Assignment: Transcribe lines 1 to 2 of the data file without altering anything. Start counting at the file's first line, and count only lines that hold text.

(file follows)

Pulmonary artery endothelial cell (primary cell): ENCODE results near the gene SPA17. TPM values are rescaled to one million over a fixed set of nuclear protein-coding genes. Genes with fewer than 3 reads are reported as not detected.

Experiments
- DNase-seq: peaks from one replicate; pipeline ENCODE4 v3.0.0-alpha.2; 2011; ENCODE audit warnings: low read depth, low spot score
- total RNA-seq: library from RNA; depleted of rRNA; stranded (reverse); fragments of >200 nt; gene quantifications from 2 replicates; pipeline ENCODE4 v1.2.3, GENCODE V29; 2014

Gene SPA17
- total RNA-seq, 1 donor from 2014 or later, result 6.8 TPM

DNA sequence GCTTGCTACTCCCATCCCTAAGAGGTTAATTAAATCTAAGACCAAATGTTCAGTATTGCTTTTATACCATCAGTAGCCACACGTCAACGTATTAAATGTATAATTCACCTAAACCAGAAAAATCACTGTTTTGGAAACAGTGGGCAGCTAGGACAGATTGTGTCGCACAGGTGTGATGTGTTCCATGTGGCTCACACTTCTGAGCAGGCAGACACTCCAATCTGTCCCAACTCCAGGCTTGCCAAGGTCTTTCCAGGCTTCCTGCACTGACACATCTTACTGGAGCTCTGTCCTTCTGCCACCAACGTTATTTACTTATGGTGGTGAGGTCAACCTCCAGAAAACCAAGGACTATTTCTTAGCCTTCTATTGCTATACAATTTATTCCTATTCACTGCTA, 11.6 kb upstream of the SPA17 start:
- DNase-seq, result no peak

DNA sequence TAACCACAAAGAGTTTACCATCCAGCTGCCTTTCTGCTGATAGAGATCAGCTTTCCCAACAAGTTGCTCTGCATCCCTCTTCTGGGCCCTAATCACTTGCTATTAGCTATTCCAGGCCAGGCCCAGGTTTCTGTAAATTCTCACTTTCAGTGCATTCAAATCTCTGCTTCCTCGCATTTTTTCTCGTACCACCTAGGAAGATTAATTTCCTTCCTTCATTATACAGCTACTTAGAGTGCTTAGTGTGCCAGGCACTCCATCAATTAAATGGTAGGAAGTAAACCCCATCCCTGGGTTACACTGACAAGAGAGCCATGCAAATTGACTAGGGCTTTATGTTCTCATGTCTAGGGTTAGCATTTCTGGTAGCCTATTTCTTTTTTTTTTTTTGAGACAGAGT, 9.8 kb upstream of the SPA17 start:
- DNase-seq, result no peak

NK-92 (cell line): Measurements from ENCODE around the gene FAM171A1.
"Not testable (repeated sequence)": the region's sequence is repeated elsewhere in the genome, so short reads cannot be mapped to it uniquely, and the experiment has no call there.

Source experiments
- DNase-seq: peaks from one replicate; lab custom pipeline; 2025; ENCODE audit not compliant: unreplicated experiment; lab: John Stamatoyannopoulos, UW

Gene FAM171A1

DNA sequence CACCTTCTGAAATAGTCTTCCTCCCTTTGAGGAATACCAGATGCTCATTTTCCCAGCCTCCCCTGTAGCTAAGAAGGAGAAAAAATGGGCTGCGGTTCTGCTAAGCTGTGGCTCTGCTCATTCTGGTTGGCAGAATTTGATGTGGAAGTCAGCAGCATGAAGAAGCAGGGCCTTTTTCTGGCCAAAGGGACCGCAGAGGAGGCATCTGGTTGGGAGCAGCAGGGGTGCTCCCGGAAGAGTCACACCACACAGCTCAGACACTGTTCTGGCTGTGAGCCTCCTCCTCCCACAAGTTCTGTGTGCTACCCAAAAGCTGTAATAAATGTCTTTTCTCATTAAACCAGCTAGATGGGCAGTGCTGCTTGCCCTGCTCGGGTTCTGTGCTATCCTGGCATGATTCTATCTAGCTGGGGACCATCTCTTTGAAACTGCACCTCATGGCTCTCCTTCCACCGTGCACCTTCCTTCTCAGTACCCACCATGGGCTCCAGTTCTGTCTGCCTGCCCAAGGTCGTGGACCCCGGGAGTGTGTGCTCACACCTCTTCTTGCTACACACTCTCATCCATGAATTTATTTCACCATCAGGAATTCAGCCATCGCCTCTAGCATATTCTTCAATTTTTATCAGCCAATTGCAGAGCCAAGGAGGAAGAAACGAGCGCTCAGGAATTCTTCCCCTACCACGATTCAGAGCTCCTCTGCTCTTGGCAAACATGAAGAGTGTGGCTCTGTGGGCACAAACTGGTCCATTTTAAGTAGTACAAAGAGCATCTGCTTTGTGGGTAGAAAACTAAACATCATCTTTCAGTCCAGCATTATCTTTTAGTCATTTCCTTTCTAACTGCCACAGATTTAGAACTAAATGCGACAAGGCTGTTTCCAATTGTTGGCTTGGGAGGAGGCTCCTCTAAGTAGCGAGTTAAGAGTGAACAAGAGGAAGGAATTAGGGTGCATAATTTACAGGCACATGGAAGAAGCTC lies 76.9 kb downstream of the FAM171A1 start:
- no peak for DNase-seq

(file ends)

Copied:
Pulmonary artery endothelial cell (primary cell): ENCODE results near the gene SPA17. TPM values are rescaled to one million over a fixed set of nuclear protein-coding genes. Genes with fewer than 3 reads are reported as not detected.

Experiments